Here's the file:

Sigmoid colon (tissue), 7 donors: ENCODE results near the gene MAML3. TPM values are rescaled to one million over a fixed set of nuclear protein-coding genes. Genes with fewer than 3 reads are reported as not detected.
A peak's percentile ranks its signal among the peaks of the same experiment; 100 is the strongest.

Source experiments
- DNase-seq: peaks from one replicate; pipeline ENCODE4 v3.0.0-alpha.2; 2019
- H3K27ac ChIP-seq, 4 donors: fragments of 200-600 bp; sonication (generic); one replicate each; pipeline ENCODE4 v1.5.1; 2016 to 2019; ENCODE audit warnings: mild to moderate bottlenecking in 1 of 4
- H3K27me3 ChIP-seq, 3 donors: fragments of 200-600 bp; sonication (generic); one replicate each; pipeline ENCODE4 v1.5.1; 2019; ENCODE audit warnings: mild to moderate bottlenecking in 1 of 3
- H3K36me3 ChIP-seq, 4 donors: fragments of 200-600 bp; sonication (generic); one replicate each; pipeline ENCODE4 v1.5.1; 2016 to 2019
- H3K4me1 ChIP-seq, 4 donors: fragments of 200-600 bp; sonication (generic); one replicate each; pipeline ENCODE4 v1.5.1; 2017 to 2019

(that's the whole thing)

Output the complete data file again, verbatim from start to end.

Sigmoid colon (tissue), 7 donors: ENCODE results near the gene MAML3. TPM values are rescaled to one million over a fixed set of nuclear protein-coding genes. Genes with fewer than 3 reads are reported as not detected.
A peak's percentile ranks its signal among the peaks of the same experiment; 100 is the strongest.

Source experiments
- DNase-seq: peaks from one replicate; pipeline ENCODE4 v3.0.0-alpha.2; 2019
- H3K27ac ChIP-seq, 4 donors: fragments of 200-600 bp; sonication (generic); one replicate each; pipeline ENCODE4 v1.5.1; 2016 to 2019; ENCODE audit warnings: mild to moderate bottlenecking in 1 of 4
- H3K27me3 ChIP-seq, 3 donors: fragments of 200-600 bp; sonication (generic); one replicate each; pipeline ENCODE4 v1.5.1; 2019; ENCODE audit warnings: mild to moderate bottlenecking in 1 of 3
- H3K36me3 ChIP-seq, 4 donors: fragments of 200-600 bp; sonication (generic); one replicate each; pipeline ENCODE4 v1.5.1; 2016 to 2019
- H3K4me1 ChIP-seq, 4 donors: fragments of 200-600 bp; sonication (generic); one replicate each; pipeline ENCODE4 v1.5.1; 2017 to 2019